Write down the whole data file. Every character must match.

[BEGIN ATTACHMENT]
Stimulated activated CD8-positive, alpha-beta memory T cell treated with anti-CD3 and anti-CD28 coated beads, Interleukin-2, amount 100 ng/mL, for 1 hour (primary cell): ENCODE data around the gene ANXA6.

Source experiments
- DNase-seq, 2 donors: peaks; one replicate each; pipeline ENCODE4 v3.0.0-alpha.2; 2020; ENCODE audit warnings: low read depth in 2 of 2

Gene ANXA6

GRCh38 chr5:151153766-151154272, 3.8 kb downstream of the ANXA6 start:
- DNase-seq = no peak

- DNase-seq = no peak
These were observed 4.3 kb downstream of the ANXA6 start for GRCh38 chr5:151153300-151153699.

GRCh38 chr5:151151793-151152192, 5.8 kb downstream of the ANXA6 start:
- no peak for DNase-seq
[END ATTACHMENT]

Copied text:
Stimulated activated CD8-positive, alpha-beta memory T cell treated with anti-CD3 and anti-CD28 coated beads, Interleukin-2, amount 100 ng/mL, for 1 hour (primary cell): ENCODE data around the gene ANXA6.

Source experiments
- DNase-seq, 2 donors: peaks; one replicate each; pipeline ENCODE4 v3.0.0-alpha.2; 2020; ENCODE audit warnings: low read depth in 2 of 2

Gene ANXA6

GRCh38 chr5:151153766-151154272, 3.8 kb downstream of the ANXA6 start:
- DNase-seq = no peak

- DNase-seq = no peak
These were observed 4.3 kb downstream of the ANXA6 start for GRCh38 chr5:151153300-151153699.

GRCh38 chr5:151151793-151152192, 5.8 kb downstream of the ANXA6 start:
- no peak for DNase-seq